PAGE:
Teachers wearing sporty safety goggles to protect their eyes entered the lab cautiously. "This is where we break things," said Jamie Westbrook, senior research scientist at the Corning facility in Painted Post.
Breaking things is an important step to create new products and to improve existing ones manufactured by Corning, a world leader in specialty glass and ceramics products.
Westbrook passed around a variety of glass and ceramic materials for the teachers to handle in this first stop of the plant tour.
"Problem-solving skills and the ability to figure out root cause," he said, are important qualities students need to succeed in the high-tech industry.
The importance of critical thinking and the ability to work in a team environment resonated throughout this SEMI High Tech U program, a two-day summer immersion experience that gave 36 educators from around the state — and from a variety of teaching disciplines — the tools needed to prepare middle and high school students for a high-tech future.
The program featured hands-on activities in electronics, nanotechnology and renewable energy, and a curriculum integration component for each activity.
Queensbury High School biology teacher Jessica Donnelly called the modules "very helpful" and plans to use everything she learned when she takes on a new course. "I'm teaching careers in STEM this year and I wanted the opportunity to prepare
myself," Donnelly said.
The program's teamwork component is consistent with the high-tech work environment. According to Shaker High School math teacher Mark Kaercher, a 2008 SEMI High Tech U graduate who now facilitates the program, an important strategy is the continual realignment of teams, giving participants the opportunity to work with everyone.
Jim Cunningham, principal consultant at AM&T, a manufacturing consulting and training firm, led participants in a renewable energy exercise using solar panels. He explained that companies today seek people who work well in cross-functional teams.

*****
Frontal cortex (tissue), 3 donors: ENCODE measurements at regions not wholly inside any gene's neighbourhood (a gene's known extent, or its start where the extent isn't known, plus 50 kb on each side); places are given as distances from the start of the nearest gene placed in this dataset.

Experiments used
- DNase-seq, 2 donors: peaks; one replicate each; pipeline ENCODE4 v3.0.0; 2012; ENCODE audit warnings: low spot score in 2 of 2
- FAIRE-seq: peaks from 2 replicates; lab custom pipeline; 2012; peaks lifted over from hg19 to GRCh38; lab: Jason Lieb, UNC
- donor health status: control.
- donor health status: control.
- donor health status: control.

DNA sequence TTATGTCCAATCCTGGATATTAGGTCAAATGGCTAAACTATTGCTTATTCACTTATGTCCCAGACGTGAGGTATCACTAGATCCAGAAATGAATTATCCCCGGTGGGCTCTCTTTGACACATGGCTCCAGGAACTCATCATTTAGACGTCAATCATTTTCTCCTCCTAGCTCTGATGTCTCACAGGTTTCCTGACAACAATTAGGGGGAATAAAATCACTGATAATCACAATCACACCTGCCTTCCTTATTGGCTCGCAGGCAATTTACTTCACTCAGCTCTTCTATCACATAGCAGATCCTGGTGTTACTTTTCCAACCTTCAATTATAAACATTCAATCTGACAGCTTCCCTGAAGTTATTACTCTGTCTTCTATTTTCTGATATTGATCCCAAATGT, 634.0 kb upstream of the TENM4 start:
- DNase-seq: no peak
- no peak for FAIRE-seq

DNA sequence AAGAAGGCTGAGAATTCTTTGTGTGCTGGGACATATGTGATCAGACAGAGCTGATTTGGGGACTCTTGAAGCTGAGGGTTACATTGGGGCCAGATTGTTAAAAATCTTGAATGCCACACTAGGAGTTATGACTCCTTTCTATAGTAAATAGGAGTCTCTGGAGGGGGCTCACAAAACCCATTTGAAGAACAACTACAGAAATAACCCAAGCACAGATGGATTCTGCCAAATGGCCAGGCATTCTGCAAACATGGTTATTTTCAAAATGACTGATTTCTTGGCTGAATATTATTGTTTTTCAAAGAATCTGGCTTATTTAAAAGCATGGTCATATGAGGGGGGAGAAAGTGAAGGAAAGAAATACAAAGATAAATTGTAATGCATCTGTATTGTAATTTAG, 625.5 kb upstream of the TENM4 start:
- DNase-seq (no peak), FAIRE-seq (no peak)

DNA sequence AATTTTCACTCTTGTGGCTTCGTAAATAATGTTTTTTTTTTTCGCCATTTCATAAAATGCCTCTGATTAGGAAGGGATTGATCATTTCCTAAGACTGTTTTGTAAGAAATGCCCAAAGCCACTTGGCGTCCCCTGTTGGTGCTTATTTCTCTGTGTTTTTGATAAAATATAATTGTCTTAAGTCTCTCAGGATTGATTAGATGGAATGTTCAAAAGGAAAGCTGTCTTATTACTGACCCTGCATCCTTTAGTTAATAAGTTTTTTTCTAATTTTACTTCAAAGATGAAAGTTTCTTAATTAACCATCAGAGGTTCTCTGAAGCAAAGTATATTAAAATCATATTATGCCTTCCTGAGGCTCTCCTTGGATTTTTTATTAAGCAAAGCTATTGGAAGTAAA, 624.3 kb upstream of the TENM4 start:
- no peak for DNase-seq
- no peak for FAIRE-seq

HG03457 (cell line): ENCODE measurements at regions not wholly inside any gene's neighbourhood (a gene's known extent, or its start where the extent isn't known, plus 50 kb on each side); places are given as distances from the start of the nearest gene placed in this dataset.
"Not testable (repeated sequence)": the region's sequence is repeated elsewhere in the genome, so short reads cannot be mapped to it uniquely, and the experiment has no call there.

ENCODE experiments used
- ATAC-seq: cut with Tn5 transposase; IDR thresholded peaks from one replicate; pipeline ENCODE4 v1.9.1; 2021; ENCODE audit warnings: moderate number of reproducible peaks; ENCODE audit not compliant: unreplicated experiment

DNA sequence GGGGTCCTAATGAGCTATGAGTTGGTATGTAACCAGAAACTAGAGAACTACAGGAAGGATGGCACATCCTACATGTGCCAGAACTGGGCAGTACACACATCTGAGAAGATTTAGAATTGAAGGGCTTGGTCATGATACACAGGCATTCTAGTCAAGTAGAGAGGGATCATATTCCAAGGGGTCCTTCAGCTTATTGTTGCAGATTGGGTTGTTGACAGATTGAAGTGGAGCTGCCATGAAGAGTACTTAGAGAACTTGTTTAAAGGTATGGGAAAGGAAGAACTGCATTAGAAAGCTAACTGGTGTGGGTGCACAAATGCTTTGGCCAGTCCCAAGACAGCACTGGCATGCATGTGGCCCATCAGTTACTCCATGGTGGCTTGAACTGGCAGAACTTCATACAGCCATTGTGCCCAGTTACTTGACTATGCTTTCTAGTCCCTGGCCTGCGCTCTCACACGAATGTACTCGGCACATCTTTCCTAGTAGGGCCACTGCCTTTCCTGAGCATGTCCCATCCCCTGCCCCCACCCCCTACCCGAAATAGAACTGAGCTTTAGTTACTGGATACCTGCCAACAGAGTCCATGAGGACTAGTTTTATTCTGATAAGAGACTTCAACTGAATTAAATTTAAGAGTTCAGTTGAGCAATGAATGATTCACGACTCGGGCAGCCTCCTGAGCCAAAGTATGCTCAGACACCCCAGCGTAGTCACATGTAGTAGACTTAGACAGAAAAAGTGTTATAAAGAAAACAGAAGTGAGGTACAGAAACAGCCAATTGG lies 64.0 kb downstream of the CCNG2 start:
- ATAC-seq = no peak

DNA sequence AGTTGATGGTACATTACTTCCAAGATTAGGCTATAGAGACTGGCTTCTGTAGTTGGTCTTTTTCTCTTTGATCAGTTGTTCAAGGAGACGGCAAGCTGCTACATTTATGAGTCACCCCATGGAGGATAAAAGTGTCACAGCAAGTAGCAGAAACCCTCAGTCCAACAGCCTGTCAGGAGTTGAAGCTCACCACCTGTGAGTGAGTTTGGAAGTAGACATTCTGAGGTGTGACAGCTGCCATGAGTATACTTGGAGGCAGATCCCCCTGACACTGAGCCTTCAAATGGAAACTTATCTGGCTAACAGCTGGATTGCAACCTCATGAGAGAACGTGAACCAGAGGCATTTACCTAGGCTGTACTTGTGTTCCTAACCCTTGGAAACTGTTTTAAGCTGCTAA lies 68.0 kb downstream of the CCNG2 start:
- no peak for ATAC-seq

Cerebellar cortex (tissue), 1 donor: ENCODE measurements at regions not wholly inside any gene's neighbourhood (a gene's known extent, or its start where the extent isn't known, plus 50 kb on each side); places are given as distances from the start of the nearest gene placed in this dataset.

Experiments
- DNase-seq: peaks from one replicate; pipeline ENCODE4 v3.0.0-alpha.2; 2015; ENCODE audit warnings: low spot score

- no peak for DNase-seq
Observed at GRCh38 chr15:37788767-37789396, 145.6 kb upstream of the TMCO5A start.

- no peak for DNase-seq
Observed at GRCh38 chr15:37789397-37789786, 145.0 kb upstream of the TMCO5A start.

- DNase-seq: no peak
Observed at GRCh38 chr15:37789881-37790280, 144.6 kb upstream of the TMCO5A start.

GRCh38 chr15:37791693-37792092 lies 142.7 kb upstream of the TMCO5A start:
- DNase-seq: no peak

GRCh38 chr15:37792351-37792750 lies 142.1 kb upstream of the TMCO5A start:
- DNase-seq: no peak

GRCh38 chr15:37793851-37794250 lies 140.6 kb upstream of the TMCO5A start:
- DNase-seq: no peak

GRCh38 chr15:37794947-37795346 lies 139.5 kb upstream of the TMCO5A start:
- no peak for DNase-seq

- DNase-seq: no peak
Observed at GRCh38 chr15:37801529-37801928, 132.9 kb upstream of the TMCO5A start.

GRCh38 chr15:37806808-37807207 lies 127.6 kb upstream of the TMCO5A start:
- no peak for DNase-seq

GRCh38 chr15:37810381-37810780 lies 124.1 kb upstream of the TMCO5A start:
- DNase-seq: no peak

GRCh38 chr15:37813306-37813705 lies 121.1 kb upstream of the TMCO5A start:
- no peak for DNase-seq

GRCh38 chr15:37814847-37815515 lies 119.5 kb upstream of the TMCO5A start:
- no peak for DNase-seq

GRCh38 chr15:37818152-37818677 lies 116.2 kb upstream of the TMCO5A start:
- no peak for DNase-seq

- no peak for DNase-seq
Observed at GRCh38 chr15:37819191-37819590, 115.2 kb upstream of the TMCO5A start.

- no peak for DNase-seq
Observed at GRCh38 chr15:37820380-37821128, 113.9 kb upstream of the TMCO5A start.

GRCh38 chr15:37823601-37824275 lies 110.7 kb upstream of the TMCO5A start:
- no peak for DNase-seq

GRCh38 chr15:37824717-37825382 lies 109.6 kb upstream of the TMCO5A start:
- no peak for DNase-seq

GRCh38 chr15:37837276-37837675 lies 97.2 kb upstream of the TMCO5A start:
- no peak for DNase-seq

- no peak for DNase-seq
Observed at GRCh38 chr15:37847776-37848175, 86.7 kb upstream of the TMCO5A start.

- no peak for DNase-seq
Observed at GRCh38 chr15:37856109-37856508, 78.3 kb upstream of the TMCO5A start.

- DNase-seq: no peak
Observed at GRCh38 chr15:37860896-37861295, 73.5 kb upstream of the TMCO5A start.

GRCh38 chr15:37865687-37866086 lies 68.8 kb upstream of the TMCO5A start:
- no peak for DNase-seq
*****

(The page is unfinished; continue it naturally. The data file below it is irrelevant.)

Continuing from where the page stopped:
Collaboration is an important life skill, said Donnelly. "It is important for students to understand you don't have to be friends, but you do need to be collaborative and productive, and get the job done."
Cunningham gave the six teams of educators just a half hour to scan a problem, research solar energy driven solutions, decide on the strongest plan of action and present it as a group. Participants dove into the activity — meeting, brainstorming, dividing tasks, regrouping and presenting. One group proposed using solar-powered laptop computers and hand-held devices to enable local and national communication in emergency situations, using the aftermath of Hurricane Katrina in 2005 as a backdrop.
Jesse Harper, a member of the Arkport Faculty Association, teaches science at Arkport Central School in the Southern Tier. He called the program a great example of how to get "students involved in more of a problem-solving, inquiry-based, experiential learning, rather than the lecture and repeat, lecture and test."
"SEMI High Tech U teacher edition gives NYSUT members new ways to build critical thinking and collaborative problem skills for their students," said NYSUT Vice President Maria Neira, "while ensuring each lesson is aligned with New York state learning standards in math, science or technology."
SEMI High Tech U teacher edition was sponsored by NYSUT, SEMI and Corning. Another SEMI High Tech U teacher edition session was held in Oneida County along with a SEMI High Tech U four-day summer camp experience for about 40 high school students throughout the Capital Region.